if you have a mill available, easy work, but if you don't have a mill (and i don't), still easy work. if you run into fitment issues on small parts, like many moto parts, the tool of choice is the Dremel fitted with a carbide burr. if you don't have a set of cheap 1/8" (3.2mm) shank chineseum burrs, full stop, order some now, they're very useful. a set of 10 or 12 will have various shapes.

burr in the Dremel means safety glasses, gloves, long sleeve shirt, bits of metal flying everywhere. once the better part of the material is removed, switch to a 1/2" drum in the Dremel to polish things up. any inconvenience is offset by the work you can get done without much fuss, just have a vac on standby for cleanup. vacuum yourself too, unless ya kinda like that glittery look.

stainless bar ends relieved for the handguards...



all set, mount them up. nope, the longest M8-1.25 stainless socket heads i had on hand were 10mm too short, had to order some. i'm hoping the bar ends help keep the Cycra plastic in good shape. i've got a whole ziplock full of mangled Cycra plastic, 10 years of crashes, brings back memories, always rode away.
 

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Discussion Starter #169
the fairing needs mounts, let's get started by adding the first pieces using the hole locations used by KTM/Rally Raid. the edges of the screen are where the blade fairings attach, but they were not 100% straight. not very noticeable until you bring something to it that is straight, like the steel mounts. the mounts are slightly offset away from the edge, then tightened up, creating a sanding guide. a few passes with a sanding block, now everything is straight.



the screen has a slight curvature on the edges, easy design feature to incorporate with CAD, also easy to incorporate into a plug mold with a 3-axis mill, but not quite so easy to capture in the shop...it's a big freakin' radius, and needs to match up pretty damn well with the steel that's already there.

so what's the radius, it needs to be captured to accurately scribe a cut line. a rough approximation can be lifted directly from the screen for starters, then the conventional method would be break out the trammel points. i'm sure i have some, but couldn't tell ya where, besides, i don't have a long enough arm handy either. plan B, get out an old 4' straight edge with a hanger hole on one end, locate a pivot point half the length of steel, stab the pivot into the work bench through the hanger hole with a scratch awl, and go to work. the steel is squared to the bench edge, then moved away from the pivot until a point on the straight edge lines up with the corners on the outside edge of the steel and laying on top of your rough mark...that's the radius of the piece, in this case 117.5cm, piece a cake, scribe the damn line, make the cut.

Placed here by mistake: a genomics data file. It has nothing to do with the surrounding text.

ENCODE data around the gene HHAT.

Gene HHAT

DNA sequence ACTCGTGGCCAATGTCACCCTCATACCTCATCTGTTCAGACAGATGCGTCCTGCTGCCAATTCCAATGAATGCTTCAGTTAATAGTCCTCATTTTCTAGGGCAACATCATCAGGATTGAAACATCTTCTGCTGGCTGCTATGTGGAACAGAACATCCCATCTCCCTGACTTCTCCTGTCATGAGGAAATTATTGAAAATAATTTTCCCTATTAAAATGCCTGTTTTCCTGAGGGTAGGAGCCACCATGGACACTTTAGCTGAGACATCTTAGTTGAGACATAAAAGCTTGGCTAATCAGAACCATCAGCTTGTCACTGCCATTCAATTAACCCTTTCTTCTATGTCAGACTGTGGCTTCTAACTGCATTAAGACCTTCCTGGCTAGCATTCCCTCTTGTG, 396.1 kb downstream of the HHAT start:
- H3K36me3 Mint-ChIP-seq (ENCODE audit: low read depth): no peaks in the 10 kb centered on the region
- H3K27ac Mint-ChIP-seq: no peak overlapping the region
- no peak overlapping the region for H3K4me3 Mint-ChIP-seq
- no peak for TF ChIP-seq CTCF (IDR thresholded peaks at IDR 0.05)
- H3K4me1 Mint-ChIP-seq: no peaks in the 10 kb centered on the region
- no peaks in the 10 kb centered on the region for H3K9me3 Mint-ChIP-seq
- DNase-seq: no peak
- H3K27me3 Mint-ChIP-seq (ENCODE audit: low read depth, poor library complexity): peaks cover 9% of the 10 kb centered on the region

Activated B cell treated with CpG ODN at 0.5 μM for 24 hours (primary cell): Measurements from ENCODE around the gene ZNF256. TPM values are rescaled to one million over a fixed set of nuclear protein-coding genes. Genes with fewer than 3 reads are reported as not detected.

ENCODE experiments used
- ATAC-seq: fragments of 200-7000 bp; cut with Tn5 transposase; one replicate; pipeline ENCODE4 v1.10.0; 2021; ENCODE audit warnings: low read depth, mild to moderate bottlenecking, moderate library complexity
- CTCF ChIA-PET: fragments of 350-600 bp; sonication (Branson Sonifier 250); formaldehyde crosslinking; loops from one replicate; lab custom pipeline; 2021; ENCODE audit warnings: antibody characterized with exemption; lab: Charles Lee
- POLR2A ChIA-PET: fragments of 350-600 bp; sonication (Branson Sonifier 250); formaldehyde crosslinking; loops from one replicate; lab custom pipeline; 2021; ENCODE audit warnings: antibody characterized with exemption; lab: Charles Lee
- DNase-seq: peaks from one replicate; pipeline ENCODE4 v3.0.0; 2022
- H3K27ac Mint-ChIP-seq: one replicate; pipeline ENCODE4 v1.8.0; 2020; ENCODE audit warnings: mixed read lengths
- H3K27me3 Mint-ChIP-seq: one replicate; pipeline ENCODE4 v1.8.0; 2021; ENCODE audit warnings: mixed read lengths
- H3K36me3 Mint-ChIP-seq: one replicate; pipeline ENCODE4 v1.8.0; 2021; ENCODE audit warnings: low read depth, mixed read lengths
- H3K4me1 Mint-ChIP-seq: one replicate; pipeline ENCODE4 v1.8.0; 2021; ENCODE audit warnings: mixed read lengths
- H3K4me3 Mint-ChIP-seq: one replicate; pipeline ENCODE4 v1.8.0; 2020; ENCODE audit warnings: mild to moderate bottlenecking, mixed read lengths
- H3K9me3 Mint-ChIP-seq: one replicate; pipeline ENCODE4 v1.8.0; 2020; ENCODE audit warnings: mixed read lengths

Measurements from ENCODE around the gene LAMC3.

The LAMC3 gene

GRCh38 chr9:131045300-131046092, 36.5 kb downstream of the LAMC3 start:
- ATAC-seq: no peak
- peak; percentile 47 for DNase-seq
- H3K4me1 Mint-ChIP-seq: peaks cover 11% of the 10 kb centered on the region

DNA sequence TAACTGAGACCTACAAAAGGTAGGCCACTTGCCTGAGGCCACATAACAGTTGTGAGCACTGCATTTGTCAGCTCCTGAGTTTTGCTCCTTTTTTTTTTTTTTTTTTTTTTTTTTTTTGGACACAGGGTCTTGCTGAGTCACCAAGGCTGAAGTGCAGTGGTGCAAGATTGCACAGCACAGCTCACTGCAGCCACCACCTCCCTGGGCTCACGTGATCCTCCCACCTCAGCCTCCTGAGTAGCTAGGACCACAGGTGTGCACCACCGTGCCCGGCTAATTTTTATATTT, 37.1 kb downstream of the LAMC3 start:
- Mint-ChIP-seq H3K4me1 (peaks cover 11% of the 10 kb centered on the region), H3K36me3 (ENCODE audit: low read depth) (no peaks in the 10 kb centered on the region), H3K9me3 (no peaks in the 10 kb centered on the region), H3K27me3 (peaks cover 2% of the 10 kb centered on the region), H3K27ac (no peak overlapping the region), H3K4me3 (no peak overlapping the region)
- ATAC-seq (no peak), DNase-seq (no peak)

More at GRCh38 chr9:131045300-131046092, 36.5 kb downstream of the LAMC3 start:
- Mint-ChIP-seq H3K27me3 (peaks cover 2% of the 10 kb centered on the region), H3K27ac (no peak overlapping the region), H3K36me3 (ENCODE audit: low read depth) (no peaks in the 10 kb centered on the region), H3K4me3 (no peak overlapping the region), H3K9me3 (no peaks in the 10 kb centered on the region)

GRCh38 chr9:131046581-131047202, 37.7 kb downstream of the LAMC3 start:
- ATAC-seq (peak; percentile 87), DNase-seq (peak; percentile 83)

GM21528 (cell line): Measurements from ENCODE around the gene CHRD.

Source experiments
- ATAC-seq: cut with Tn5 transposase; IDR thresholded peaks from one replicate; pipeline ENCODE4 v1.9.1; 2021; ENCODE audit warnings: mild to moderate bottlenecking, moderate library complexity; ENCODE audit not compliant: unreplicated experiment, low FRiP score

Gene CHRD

117.5cm radius on top edge.

 

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Discussion Starter #170
I've been using HEL brake lines on the V649 bikes, but when i tried to contact my usual vendor to order another one, no go, must be out of business. had to use the net to find another HEL dealer. looks like they completely reorganized their distribution, and i placed an online order...or tried to, the HEL vendor site crashed just as i was about to complete the order, took the payment though. ain't this fun, and i was left wondering whether my order went through, kinda need that brake line.

surely the vendor will send a SOP order confirmation on a custom brake line, nah, Shirley is not the vendor. phone call, left message, email, phone call, no response, blah, blah, and after some days go by an email goes out to the HEL home boys, main office. next day, 5 emails from the vendor, yeah, got your order, we're busy, ship it out soon...what's the problem?

bottom line, very nice custom brake line, good quality at a good price, no complaints there. my problem is with that "What's the problem?" attitude. all i was looking for was a one word answer to a five word question.

 

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Discussion Starter #171
the two pieces of the initial mount get welded together, but the slight complicating factor is that the tack welds are done in place since the fasteners secure the radius exactly where it needs to be. the complication is that the assembly is bolted to fiberglass, can't damage that piece, use some restraint. once tacked, the mounts get removed for final welding.



then the mounts are reinstalled on the screen, plenty strong. at one time i considered cold forming the mounts in one piece, but decided it would be too time consuming given the large uniform radius required.

 

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Discussion Starter #172
my M8x90 socket heads came in, so i took a minute to get the stainless bar ends mounted. now we'll see if they save the Cycra plastic, although i'm not anxious to field test.

 

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Discussion Starter #173
there are lots of small fabricated parts that make up the front end, here's a pair for example...

Kawasaki uses a proprietary mounting base on the stalks of their signals, so if you're going to use those signals, the receiver on your mount has to match theirs. a little fussy work but not difficult, you have to get the base in there for a good fit, can't be too loose. the base of the mount remains perpendicular to the forks, but the receiver layout has to match the rake to level things back out, otherwise the signals are pointed up in the air, and ya don't want that.